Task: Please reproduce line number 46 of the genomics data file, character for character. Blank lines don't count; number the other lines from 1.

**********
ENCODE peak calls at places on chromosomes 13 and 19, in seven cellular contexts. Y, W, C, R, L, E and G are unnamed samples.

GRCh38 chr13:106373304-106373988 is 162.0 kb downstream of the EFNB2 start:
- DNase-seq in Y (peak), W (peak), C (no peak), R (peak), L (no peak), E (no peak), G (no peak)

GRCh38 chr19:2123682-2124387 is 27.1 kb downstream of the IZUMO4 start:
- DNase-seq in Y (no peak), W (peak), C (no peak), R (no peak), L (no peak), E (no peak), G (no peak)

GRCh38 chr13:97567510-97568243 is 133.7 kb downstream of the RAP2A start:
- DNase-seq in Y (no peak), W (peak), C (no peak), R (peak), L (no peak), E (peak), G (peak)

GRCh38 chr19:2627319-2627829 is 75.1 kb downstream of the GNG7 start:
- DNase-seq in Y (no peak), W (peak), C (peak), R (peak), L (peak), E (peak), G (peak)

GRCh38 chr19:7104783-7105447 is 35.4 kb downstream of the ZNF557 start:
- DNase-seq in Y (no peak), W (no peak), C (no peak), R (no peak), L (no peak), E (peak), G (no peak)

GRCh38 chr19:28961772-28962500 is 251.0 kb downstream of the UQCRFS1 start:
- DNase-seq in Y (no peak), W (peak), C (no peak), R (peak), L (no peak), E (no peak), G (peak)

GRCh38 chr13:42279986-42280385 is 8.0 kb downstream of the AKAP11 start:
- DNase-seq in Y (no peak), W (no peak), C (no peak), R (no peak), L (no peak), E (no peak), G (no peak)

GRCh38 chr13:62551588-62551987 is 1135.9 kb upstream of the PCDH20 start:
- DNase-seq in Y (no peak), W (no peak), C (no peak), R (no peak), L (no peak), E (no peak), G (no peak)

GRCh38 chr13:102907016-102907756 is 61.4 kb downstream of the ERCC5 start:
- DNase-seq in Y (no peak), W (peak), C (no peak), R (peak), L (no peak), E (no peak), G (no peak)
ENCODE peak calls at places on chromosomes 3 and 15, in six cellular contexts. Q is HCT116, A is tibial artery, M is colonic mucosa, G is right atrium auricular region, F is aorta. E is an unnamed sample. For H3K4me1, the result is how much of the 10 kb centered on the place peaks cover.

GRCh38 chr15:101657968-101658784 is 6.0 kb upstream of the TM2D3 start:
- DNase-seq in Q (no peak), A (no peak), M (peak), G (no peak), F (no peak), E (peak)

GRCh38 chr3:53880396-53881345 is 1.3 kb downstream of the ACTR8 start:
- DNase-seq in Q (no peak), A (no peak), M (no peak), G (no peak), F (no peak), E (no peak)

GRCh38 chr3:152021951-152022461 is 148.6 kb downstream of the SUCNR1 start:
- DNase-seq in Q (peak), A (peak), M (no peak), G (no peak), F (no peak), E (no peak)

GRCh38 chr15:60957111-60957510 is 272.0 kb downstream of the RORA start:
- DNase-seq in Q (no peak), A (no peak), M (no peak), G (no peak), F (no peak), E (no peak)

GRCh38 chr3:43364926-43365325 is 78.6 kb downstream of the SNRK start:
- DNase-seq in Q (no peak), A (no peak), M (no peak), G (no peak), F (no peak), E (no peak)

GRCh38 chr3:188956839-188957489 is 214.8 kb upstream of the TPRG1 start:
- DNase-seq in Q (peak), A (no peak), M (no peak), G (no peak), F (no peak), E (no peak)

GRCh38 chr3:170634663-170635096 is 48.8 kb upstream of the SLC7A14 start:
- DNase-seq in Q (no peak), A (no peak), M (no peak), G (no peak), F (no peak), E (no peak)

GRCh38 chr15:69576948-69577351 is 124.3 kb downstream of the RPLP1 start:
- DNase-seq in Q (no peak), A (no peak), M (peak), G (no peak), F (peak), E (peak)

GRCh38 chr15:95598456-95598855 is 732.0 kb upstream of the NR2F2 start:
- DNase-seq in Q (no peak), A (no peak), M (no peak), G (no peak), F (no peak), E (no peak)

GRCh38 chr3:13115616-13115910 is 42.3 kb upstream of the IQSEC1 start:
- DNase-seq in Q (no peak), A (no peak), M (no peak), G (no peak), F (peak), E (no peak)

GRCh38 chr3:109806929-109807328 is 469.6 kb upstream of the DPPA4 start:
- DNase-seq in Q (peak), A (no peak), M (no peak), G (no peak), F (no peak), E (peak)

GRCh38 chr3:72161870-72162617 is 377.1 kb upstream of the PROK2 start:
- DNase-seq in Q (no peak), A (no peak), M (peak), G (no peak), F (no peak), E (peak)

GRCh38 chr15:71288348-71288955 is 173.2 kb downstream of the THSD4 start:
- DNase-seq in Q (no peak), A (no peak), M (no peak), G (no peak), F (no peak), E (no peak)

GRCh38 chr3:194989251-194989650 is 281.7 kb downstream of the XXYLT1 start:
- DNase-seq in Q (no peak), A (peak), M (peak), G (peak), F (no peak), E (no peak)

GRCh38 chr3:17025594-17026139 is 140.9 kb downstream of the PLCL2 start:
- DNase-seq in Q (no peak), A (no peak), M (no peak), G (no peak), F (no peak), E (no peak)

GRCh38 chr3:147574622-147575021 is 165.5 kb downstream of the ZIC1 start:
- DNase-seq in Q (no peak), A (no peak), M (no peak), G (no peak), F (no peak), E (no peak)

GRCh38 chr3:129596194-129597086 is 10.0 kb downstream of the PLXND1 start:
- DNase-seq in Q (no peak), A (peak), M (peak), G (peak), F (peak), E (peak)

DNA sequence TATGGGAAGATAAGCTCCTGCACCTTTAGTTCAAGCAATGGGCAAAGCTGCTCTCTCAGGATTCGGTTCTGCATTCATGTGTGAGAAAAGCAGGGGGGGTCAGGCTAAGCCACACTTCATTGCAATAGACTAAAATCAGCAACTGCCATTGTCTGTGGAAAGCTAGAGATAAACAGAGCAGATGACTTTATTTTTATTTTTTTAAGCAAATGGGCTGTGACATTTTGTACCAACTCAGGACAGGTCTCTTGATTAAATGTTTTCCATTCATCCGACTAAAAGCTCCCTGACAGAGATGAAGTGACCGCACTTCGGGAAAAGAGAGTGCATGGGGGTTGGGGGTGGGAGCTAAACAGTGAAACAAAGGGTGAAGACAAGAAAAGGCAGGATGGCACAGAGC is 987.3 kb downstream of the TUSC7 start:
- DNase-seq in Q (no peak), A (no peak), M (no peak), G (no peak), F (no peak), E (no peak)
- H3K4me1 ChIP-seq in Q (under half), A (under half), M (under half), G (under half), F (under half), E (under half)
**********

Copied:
- DNase-seq in Q (no peak), A (no peak), M (no peak), G (no peak), F (no peak), E (no peak)